"Of those who are looking for full-time jobs, 4/5 of them are finding them, so about 1/5 of those looking for full-time work are not finding full-time work and settling for part time work."
The positive signals from the labour market have nevertheless provided an opportunity for the Government to strike a more upbeat tone. The Work and Pensions Secretary Iain Duncan Smith was among those optimistic about the current figures, stating that four fifths of people looking for full-time jobs are succeeding in finding them.
But has the Secretary of State read the figures correctly?
Beneath the headline labour market figures released by the Office for National Statistics (ONS) are no fewer than 63 datasets that allow users to dig down into the finer detail of the latest release.
However, in spite of having this many choices, the ONS confirmed to Full Fact that not one dataset provides a breakdown of how many people are seeking full and part time work.
Without any further research, it's clearly impossible for the Work and Pensions Secretary to draw conclusions about "those looking for full time jobs" because we simply have no way of knowing how many people this concerns. So where are Mr Duncan Smith's figures from?
The most likely source is found in dataset EMP01 on 'Full time, part time and temporary workers'. This tells us the reasons given by employees for working part-time:
[all numbers in thousands /² Covering employees and self employed only]
The 18 per cent figure shows that just under one in five part time workers "could not find a full time job". A quick look further back in the data confirms that, in 2009, the same per cent figure ranged from 11 to 13 per cent. These figures match those given by Mr Duncan Smith on LBC radio, when he went on:
"Even during the height of the period prior to the recession, prior to 2009 when there were difficulties, something like 11, 12 per cent of those people looking for full time work could only get part time work... The number today is about 18, 19 per cent."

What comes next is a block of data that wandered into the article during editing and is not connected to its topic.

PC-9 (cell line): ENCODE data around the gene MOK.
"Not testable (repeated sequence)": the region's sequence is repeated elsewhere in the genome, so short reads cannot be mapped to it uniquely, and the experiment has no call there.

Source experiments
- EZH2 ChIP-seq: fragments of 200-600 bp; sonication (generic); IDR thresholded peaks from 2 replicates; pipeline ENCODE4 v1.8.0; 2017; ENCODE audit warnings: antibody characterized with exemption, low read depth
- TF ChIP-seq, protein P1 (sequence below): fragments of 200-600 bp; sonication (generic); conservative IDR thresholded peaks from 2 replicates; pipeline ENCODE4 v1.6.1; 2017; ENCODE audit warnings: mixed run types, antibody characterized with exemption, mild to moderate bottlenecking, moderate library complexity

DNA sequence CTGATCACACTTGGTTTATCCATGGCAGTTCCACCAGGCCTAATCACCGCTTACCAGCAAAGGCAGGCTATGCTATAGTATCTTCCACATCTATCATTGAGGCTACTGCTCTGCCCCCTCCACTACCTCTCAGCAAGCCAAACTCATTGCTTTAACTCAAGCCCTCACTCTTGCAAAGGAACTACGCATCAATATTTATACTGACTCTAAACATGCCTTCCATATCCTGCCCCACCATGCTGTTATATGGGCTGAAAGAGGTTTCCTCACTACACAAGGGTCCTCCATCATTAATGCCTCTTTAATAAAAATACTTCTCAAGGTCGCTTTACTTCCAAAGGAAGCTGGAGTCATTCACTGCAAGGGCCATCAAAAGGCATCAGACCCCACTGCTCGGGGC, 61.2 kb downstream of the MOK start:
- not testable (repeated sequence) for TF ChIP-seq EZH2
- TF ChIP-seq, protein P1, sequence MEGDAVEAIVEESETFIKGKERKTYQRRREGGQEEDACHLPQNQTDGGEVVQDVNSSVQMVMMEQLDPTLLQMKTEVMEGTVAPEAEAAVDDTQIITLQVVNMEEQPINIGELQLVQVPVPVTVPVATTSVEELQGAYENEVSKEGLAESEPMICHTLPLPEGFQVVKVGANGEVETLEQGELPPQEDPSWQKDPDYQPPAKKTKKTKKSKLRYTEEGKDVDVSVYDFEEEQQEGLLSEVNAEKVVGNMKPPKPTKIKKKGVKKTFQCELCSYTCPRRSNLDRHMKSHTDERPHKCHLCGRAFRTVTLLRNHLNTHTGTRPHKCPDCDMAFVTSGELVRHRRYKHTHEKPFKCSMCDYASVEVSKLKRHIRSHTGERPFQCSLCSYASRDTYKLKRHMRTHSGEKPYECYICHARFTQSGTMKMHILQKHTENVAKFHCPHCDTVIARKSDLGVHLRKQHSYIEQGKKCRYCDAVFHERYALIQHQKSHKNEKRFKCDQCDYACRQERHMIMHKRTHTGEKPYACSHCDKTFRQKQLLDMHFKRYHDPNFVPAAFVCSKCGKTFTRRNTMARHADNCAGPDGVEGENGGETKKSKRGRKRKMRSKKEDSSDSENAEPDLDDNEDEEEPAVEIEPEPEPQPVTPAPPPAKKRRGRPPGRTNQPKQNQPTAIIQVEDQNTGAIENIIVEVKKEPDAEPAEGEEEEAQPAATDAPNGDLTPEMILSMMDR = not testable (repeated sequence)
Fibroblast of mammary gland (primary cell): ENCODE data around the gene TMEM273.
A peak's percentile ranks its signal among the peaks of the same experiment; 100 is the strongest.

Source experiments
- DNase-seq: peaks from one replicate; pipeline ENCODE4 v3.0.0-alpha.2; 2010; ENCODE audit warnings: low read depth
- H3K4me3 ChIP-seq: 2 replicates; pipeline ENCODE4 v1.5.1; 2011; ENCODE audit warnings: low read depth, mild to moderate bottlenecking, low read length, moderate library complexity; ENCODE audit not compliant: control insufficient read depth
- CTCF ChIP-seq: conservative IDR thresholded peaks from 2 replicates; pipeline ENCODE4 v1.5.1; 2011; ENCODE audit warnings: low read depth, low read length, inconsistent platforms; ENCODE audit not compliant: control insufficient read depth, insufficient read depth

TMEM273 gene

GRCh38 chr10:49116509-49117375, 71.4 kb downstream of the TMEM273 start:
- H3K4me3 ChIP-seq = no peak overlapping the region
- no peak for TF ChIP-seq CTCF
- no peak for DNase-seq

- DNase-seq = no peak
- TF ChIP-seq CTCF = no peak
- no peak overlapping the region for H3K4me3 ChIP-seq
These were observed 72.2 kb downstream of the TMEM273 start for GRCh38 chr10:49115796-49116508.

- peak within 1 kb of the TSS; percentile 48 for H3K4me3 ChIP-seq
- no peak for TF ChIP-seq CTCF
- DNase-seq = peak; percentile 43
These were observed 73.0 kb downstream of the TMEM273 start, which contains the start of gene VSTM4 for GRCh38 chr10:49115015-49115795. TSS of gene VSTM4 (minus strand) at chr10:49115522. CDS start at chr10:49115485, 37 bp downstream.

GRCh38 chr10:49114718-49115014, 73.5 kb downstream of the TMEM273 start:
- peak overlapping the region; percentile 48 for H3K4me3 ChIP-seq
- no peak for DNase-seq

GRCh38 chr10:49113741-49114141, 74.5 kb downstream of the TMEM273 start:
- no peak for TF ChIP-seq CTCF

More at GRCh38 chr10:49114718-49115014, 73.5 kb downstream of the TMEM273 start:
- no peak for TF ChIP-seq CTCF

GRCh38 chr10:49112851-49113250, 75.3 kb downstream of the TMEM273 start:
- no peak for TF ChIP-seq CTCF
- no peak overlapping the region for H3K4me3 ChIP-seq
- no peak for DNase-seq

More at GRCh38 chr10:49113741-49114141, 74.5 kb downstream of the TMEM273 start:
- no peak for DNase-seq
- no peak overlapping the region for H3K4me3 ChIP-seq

However, if the Work and Pensions Secretary is drawing these conclusions from the data, he is wrong to do so. The figures only tell us about people's reasons for being in part-time work rather than the success rate of everyone who is seeking full time employment.
What the figures apparently in use do show is that, while one fifth of part time workers do so because they cannot find a full time job, the rest either aren't seeking full time employment, are ill or disabled, or are still students or at school:
It's also worth pointing out that it's much harder to arrive at a figure for the number of people seeking employment - be it full- or part-time - than Mr Duncan Smith seems to acknowledge.
The International Labour Organisation categorises people in the jobs market by whether or not they are 'economically active'. This distinguishes those who are in or actively seeking work from those who are not.
The jobseekers apparently referred to by IDS are those 18 per cent of people in part-time work who weren't able to secure a full-time job. These people are classed as 'Employed' under the ILO definition.
However the number of people who want a full-time job is a much broader category, and can include people from both the unemployed and economically inactive camps, and they aren't measured specifically by the ONS.
While we can't be certain that Mr Duncan Smith is using the dataset about full- and part-time workers, there does not appear to be any data by which the Work and Pensions Secretary can substantiate his claim. There is simply no measure for the number of people seeking full-time work, and hence no measure for the proportion of whom are successful.
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